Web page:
House prices in Ireland need to fall to make housing more affordable. This obvious point is too often missed in the debate on housing and has been given too little emphasis in the policy mix, which includes supports for demand – which push up prices – as well as measures to increase supply.
An increase in affordability could be achieved either via falling prices or a period when prices were broadly static and incomes increased. The latest Central Statistics Office figures do show a moderate level of overall price increases, with the annual index up 1.4 per cent on one year earlier. In Dublin, prices are down 1.9 per cent year-on-year, while elsewhere they are 4 per cent higher. Overall, prices are now nearly 4 per cent above their 2007 peak, albeit that incomes have also risen significantly in the meantime.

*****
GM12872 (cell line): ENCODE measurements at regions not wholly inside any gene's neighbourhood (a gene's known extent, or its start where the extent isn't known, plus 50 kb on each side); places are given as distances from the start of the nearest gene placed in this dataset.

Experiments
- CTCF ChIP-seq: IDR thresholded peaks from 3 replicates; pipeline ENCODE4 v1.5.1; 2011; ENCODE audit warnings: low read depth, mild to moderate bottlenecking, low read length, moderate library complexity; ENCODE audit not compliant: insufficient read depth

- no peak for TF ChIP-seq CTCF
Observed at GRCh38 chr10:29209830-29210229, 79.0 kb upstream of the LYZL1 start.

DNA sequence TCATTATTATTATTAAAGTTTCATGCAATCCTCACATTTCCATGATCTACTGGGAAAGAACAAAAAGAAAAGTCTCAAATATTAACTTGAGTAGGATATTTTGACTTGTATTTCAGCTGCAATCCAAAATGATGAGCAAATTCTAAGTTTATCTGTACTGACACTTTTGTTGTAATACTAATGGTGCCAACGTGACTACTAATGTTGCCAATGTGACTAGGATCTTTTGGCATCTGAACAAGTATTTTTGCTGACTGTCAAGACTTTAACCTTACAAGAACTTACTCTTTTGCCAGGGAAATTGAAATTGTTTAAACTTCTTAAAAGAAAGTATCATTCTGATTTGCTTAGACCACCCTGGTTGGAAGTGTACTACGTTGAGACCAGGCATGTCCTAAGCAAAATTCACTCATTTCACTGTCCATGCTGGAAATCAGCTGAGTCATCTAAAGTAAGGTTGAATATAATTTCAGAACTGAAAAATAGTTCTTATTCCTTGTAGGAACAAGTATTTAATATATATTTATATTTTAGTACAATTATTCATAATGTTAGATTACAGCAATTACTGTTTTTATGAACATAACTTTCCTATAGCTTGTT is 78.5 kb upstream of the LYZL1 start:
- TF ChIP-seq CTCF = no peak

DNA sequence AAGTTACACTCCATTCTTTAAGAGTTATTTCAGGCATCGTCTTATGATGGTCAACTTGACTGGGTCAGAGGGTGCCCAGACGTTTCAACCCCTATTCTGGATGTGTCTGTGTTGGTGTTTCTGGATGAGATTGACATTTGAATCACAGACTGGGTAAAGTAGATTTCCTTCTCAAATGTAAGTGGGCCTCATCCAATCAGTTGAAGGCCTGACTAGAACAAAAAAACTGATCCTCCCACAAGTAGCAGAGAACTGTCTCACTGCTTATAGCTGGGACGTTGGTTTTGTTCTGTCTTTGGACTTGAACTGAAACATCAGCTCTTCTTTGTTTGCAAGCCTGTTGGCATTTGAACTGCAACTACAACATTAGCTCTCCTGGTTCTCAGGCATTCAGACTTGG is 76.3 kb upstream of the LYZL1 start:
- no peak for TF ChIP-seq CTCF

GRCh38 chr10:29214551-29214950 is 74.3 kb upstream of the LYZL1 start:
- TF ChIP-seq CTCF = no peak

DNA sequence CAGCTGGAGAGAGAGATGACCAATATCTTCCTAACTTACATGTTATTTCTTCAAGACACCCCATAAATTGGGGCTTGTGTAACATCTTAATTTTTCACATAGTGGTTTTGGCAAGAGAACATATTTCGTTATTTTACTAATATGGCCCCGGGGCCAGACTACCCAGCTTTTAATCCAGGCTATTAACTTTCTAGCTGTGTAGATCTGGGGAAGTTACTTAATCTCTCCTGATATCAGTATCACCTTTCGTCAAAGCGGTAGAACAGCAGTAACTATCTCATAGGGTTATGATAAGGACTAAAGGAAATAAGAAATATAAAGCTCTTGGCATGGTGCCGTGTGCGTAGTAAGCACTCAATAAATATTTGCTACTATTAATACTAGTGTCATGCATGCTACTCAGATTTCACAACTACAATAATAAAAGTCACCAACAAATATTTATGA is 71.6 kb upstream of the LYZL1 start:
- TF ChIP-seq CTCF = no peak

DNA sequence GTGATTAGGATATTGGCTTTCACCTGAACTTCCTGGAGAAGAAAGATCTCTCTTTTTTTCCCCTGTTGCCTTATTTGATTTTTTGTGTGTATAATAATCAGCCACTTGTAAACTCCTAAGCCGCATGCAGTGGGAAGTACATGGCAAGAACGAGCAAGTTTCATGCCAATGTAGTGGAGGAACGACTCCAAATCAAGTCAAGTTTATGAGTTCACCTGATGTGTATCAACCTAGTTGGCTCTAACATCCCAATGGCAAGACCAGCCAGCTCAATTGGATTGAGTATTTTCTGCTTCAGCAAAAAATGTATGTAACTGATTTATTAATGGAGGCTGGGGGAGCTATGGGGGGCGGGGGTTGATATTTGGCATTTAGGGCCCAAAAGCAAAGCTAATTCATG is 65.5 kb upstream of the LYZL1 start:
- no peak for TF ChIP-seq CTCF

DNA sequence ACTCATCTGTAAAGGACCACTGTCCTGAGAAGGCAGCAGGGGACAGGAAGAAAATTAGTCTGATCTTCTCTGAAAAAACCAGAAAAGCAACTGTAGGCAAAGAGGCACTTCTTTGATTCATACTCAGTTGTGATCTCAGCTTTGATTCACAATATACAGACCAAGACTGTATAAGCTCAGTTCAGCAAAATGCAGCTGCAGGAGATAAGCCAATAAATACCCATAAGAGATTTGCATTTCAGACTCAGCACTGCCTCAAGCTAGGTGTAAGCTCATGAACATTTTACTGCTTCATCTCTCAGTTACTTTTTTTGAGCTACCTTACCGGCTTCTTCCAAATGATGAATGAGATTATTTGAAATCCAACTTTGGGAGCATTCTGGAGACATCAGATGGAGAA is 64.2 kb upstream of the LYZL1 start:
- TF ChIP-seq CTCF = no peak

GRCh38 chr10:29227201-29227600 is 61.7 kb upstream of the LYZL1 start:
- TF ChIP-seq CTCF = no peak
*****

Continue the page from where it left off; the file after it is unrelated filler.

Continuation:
However, the market remains challenging for first-time buyers. The price of new homes is up by 10.4 per cent over the past year, buoyed by strong demand from this group. In turn, Government schemes such as the Help-to-Buy incentive have increased the ability of first-time buyers to pay a bit more. The trouble is, in a market with insufficient supply, this is a factor in pushing up prices, along with increased building costs.
In the second-hand market, meanwhile, prices have fallen 1 per cent over the past year, though it appears that much of this is driven by the falling price of more expensive properties, as buyers become nervous and higher interest rates take a toll. Despite strong loan demand, the number of overall transactions in September was lower, with first-time buyer purchases down by almost 6 per cent on the same month last year.
The Government has underlined that housing supply is holding up this year and construction levels